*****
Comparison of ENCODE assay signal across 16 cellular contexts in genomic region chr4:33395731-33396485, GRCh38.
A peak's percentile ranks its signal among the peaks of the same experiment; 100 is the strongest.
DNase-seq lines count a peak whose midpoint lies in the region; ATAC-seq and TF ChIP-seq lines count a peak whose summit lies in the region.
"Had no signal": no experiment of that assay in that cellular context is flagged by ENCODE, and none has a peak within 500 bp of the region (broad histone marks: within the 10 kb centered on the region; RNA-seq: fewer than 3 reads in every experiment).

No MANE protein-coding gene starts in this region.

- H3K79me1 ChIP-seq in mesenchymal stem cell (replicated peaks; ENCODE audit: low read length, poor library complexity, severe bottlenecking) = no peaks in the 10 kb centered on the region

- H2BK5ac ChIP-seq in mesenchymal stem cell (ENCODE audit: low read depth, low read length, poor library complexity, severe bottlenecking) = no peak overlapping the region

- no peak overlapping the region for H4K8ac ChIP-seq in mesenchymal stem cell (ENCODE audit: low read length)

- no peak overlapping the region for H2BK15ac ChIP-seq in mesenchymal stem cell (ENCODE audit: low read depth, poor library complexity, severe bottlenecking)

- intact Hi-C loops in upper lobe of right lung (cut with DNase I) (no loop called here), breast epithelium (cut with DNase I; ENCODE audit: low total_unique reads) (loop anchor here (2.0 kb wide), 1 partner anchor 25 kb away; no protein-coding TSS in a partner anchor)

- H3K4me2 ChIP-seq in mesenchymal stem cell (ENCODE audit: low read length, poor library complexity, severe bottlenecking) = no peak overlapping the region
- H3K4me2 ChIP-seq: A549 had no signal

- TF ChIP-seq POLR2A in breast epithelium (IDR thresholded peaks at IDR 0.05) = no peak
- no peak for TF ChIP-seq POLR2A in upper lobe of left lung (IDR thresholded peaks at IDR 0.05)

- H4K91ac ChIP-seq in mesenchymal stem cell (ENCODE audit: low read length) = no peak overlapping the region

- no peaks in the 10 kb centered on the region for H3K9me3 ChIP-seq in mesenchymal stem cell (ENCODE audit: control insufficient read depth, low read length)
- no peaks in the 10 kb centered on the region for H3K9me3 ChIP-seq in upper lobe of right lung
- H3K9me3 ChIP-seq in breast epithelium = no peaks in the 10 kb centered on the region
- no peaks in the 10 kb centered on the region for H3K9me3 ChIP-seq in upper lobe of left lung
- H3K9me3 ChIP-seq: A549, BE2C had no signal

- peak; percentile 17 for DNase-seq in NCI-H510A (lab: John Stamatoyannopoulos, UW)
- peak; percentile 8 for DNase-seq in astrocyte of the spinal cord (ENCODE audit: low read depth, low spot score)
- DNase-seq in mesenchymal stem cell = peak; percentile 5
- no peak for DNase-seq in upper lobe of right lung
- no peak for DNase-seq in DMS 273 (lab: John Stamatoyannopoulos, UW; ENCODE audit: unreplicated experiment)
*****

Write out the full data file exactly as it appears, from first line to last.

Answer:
Comparison of ENCODE assay signal across 16 cellular contexts in genomic region chr4:33395731-33396485, GRCh38.
A peak's percentile ranks its signal among the peaks of the same experiment; 100 is the strongest.
DNase-seq lines count a peak whose midpoint lies in the region; ATAC-seq and TF ChIP-seq lines count a peak whose summit lies in the region.
"Had no signal": no experiment of that assay in that cellular context is flagged by ENCODE, and none has a peak within 500 bp of the region (broad histone marks: within the 10 kb centered on the region; RNA-seq: fewer than 3 reads in every experiment).

No MANE protein-coding gene starts in this region.

- H3K79me1 ChIP-seq in mesenchymal stem cell (replicated peaks; ENCODE audit: low read length, poor library complexity, severe bottlenecking) = no peaks in the 10 kb centered on the region

- H2BK5ac ChIP-seq in mesenchymal stem cell (ENCODE audit: low read depth, low read length, poor library complexity, severe bottlenecking) = no peak overlapping the region

- no peak overlapping the region for H4K8ac ChIP-seq in mesenchymal stem cell (ENCODE audit: low read length)

- no peak overlapping the region for H2BK15ac ChIP-seq in mesenchymal stem cell (ENCODE audit: low read depth, poor library complexity, severe bottlenecking)

- intact Hi-C loops in upper lobe of right lung (cut with DNase I) (no loop called here), breast epithelium (cut with DNase I; ENCODE audit: low total_unique reads) (loop anchor here (2.0 kb wide), 1 partner anchor 25 kb away; no protein-coding TSS in a partner anchor)

- H3K4me2 ChIP-seq in mesenchymal stem cell (ENCODE audit: low read length, poor library complexity, severe bottlenecking) = no peak overlapping the region
- H3K4me2 ChIP-seq: A549 had no signal

- TF ChIP-seq POLR2A in breast epithelium (IDR thresholded peaks at IDR 0.05) = no peak
- no peak for TF ChIP-seq POLR2A in upper lobe of left lung (IDR thresholded peaks at IDR 0.05)

- H4K91ac ChIP-seq in mesenchymal stem cell (ENCODE audit: low read length) = no peak overlapping the region

- no peaks in the 10 kb centered on the region for H3K9me3 ChIP-seq in mesenchymal stem cell (ENCODE audit: control insufficient read depth, low read length)
- no peaks in the 10 kb centered on the region for H3K9me3 ChIP-seq in upper lobe of right lung
- H3K9me3 ChIP-seq in breast epithelium = no peaks in the 10 kb centered on the region
- no peaks in the 10 kb centered on the region for H3K9me3 ChIP-seq in upper lobe of left lung
- H3K9me3 ChIP-seq: A549, BE2C had no signal

- peak; percentile 17 for DNase-seq in NCI-H510A (lab: John Stamatoyannopoulos, UW)
- peak; percentile 8 for DNase-seq in astrocyte of the spinal cord (ENCODE audit: low read depth, low spot score)
- DNase-seq in mesenchymal stem cell = peak; percentile 5
- no peak for DNase-seq in upper lobe of right lung
- no peak for DNase-seq in DMS 273 (lab: John Stamatoyannopoulos, UW; ENCODE audit: unreplicated experiment)